Well, it took me rather longer than I intended to get round to it, but I’ve finally read a book by those lovely ladies, the writing partnership of Sue Featherstone and Susan Pape. A Forsaken Friend is published tomorrow (21st March) by Lakewater Press for kindle (free through Kindle Unlimited) and in paperback – a sequel to their first, A Falling Friend, and the second in a planned trilogy, but I hadn’t read the first book and it was quite comfortably read as a standalone (my thanks to the publishers for my reading copy, and to Anne Cater at Random Things for inviting me to be part of the tour).
No-one said friendship was easy. Things can’t get much worse for Teri Meyer. If losing her job at the university and the regular allowance from her dad’s factory isn’t bad enough, now her ex-best friend has gone and stolen her ex-husband! Well, to hell with them all. A few weeks in the countryside at her brother’s smallholding should do the trick – and the gorgeous and god-like neighbour might help. But then there’s Declan, not to mention Duck’s Arse back in Yorkshire…
It’s not as if Lee Harper set out to fall in love with her best friend’s ex-husband. But, for once, her love life is looking up – except for all the elephants in the room, not to mention Mammy’s opinion on her dating a twice-divorced man. Perhaps things aren’t as rosy as she first thought. And now with one family crisis after another, Lee’s juggling more roles – and emotions – than she ever imagined. Maybe sharing her life with a man wasn’t such a grand idea.
The Friends trilogy continues in this heart-warming and hilarious hoot as two best friends navigate men, careers, family and rock bottom in this brilliant sequel to A Falling Friend.
Female friendship is always fascinating, but I really think if either of these women was part of my life I’d be changing my address and phone number. Teri is, frankly, a nightmare – totally without empathy, sympathy or finer feelings, seeming to think that the world revolves entirely around her and her needs, completely lacking in any moral compass and dropping her wispy knickers at the first hint of any interest. She’s so critical and dismissive of everything about her long-term friend Lee that it’s sometimes difficult to understand why they even stay in touch. But there is a strange fascination about her character and everything she says and does – and considerable laughter, often at her expense, although it’s unlikely she’d ever be aware of it, and would probably care even less.
I did feel I should like Lee rather more – but I did struggle a little when she moaned repeatedly about anything and everything, although I did find myself moving into her corner when the family issues she found herself juggling took a more serious turn. She’s picked up a relationship with Teri’s ex-husband (who happens to be a bit of a TV celebrity, even if mainly in the Ridings) but really doesn’t seem to like him much most of the time – mind you, I must admit that there were times when I wasn’t too keen on him either. There’s a large supporting cast, all exceptionally well drawn, and yes, I even liked some of them – Lee’s wonderful parents, Teri’s brother and his partner, the horrendous Declan (who is surely everything Teri deserves, with even less grasp of what is right and wrong, but very funny with it), the gentle and unexpectedly lovely Duck’s Arse and “gorgeous and god-like” Adam.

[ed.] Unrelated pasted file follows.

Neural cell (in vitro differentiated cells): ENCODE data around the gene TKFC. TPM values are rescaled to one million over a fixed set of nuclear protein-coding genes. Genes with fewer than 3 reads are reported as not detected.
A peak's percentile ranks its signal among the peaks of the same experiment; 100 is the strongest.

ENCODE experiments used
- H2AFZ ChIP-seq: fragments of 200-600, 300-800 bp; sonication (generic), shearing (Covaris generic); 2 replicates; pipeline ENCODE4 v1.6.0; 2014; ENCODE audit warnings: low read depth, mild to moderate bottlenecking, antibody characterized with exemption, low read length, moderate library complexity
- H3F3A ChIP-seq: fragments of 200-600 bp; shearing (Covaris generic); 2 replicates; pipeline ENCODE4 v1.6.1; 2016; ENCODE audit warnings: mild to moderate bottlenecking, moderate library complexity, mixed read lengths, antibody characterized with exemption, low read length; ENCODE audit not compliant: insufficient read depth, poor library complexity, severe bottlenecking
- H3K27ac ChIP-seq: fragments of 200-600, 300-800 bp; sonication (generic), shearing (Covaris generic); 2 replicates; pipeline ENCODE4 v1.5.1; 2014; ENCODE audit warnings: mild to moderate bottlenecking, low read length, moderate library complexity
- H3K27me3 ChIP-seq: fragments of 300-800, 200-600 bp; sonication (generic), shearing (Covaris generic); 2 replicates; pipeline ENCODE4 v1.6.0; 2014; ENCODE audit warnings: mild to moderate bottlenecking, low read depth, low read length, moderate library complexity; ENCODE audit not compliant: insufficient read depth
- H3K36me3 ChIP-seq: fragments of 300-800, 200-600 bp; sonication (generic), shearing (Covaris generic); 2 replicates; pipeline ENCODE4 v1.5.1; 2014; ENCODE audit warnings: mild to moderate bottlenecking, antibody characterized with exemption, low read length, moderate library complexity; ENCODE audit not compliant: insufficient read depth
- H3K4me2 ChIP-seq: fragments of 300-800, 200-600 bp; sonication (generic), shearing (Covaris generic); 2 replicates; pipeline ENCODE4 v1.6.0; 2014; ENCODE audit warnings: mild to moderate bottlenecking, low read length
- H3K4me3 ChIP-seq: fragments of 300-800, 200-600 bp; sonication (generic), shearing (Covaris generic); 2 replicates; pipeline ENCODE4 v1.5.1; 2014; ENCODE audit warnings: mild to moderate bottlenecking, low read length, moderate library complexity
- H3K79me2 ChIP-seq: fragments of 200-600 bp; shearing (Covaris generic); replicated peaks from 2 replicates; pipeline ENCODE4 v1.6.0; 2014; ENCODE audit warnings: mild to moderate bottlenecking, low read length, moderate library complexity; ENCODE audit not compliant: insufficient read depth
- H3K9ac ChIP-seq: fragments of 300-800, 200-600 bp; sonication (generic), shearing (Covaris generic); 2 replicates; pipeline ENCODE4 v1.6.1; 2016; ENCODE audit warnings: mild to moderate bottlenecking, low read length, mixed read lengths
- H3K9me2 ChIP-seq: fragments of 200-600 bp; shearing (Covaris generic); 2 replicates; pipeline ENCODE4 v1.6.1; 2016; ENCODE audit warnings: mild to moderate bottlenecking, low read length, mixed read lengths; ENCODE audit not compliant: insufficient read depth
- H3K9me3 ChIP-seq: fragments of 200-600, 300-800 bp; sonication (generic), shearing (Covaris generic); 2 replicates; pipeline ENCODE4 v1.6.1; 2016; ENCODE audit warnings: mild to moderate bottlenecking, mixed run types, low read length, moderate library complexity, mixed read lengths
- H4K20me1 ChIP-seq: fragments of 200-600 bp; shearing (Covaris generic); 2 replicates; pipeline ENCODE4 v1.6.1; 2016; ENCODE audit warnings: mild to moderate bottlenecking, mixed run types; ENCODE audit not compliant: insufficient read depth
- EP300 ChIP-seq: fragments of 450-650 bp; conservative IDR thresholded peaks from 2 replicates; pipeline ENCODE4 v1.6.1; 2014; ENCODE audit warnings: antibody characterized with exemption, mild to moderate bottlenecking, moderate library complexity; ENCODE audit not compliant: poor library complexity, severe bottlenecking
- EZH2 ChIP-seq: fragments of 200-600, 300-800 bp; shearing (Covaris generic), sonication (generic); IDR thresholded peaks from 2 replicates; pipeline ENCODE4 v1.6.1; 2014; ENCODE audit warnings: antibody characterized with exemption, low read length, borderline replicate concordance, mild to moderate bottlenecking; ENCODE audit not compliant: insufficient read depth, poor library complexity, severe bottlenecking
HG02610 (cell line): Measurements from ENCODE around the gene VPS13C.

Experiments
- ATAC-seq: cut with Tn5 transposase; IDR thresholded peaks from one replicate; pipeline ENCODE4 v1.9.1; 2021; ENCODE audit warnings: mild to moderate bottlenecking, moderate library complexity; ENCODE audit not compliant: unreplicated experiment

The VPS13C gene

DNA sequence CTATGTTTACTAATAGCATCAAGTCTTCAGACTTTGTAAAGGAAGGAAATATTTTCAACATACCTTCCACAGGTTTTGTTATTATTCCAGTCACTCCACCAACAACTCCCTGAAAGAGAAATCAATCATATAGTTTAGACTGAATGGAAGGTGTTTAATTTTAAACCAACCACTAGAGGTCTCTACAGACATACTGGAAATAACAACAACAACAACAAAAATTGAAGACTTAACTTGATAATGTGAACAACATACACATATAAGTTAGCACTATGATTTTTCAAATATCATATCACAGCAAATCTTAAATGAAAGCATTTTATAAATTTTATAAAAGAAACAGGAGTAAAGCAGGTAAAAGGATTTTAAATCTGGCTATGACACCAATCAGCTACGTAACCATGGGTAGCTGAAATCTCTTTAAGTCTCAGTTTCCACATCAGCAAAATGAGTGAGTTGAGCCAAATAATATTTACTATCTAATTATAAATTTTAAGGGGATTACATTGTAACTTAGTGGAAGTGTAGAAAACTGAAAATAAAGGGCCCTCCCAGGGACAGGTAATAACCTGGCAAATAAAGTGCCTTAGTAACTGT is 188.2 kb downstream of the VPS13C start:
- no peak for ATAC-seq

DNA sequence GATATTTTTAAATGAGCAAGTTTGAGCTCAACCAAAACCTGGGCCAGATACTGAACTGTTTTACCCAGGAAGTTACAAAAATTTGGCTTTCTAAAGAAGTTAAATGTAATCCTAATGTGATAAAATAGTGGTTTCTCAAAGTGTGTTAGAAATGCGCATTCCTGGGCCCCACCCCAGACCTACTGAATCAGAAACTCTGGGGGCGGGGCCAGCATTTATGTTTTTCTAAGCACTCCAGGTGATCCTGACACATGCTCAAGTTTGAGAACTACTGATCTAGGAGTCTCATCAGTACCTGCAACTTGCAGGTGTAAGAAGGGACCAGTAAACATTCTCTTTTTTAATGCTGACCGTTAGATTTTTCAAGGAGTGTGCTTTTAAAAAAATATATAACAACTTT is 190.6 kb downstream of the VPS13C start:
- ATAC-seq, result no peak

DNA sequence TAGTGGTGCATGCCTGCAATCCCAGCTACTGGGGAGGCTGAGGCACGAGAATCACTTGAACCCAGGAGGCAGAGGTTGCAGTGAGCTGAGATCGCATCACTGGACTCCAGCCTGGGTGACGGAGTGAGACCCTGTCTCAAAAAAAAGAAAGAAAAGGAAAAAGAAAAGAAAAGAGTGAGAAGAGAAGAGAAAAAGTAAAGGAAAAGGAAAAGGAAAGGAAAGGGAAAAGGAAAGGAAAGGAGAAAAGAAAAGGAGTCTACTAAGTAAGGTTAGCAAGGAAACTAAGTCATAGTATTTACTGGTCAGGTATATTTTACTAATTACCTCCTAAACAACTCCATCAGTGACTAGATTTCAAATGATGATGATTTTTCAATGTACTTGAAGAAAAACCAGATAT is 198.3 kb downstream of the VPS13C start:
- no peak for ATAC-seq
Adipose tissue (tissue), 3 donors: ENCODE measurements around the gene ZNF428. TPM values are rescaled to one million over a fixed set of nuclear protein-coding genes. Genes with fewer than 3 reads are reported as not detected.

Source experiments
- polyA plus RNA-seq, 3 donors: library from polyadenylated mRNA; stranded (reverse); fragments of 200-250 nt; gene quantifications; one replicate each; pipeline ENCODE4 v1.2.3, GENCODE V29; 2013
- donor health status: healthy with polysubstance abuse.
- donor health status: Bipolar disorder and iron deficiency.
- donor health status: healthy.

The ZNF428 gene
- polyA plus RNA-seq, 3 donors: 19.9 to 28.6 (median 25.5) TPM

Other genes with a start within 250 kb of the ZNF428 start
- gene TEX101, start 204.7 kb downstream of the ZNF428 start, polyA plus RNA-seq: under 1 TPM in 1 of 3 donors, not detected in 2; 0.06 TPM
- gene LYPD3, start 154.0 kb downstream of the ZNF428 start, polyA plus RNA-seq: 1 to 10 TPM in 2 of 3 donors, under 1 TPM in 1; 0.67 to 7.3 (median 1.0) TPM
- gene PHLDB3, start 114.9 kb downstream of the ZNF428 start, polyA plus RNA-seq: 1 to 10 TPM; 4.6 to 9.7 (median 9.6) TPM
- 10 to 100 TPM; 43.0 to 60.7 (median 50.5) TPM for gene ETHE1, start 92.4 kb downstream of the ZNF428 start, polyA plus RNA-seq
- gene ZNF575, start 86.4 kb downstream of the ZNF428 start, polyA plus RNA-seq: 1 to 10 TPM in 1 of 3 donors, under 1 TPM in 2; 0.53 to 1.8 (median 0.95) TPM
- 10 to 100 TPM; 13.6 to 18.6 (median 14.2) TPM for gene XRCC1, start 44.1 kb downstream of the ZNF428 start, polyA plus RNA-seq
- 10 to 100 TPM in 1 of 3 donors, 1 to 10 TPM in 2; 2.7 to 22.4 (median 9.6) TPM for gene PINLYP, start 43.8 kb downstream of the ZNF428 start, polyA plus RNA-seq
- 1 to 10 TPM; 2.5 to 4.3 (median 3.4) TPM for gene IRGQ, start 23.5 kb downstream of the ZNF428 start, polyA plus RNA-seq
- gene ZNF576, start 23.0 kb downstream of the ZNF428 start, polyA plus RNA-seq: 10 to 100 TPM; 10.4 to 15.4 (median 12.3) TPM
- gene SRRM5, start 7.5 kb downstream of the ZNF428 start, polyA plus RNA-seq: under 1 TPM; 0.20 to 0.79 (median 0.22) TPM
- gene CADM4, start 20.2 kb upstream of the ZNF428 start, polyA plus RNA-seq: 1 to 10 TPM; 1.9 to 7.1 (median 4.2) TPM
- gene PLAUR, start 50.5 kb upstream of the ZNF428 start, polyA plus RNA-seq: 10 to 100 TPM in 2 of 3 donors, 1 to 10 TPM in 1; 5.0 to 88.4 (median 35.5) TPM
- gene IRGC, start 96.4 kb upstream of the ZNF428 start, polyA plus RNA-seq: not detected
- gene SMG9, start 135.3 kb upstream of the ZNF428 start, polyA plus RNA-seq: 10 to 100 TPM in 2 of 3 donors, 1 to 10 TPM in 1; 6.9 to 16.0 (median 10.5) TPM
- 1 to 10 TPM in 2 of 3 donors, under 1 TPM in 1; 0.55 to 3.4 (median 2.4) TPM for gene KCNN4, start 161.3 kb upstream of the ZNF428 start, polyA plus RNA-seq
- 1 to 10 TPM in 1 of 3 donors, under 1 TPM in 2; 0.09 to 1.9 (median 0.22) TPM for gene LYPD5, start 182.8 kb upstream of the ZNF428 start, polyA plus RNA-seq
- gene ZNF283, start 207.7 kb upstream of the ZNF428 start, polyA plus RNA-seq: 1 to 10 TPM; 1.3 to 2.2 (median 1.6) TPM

Heavens, I’m really making it sound as if I didn’t like this book very much – and that’s not the case at all. The story is told from the alternate viewpoints of Teri and Lee, often with their interpretations of the same events – as the reader, it’s left to you to decide which version is nearest to “the truth”, and as a story-telling device it works really well, and their voices are distinctive and wholly consistent. And the book really is very, very funny – “hilarious hoot” is a spot-on description as some of the situations do verge on slapstick, but overall the comedy is very well handled with an acute sense of the absurd and ridiculous. I do feel the need to use the word “aghast” – because that’s how I felt watching some of the situations and set pieces unfold, slightly awkward and uncomfortable at being party to it all, and to sharing the innermost thoughts of the two main characters, but totally unable to look away as each inevitable car-crash of a situation ensued. And the serious themes that emerged later in the book were sensitively handled, the humour still present as a clever counterpoint.
I really did enjoy this one – it’s perfectly described as “chick lit with edge”, a well told story with a good sprinkling of laughs mixed with some less attractive aspects of friendship and human nature, but with a real warmth in its telling.
About the authors
Sue Featherstone and Susan Pape are both former newspaper journalists with extensive experience of working for national and regional papers and magazines, and in public relations. More recently they have worked in higher education, teaching journalism – Sue at Sheffield Hallam and Susan at Leeds Trinity University.
The pair, who have been friends for 25 years, wrote two successful journalism text books together – Newspaper Journalism: A Practical Introduction and Feature Writing: A Practical Introduction(both published by Sage).
Sue, who is married with two grown-up daughters, loves reading, writing and Nordic walking in the beautiful countryside near her Yorkshire home.
Susan is married and lives in a village near Leeds, and, when not writing, loves walking and cycling in the Yorkshire Dales. She is also a member of a local ukulele orchestra.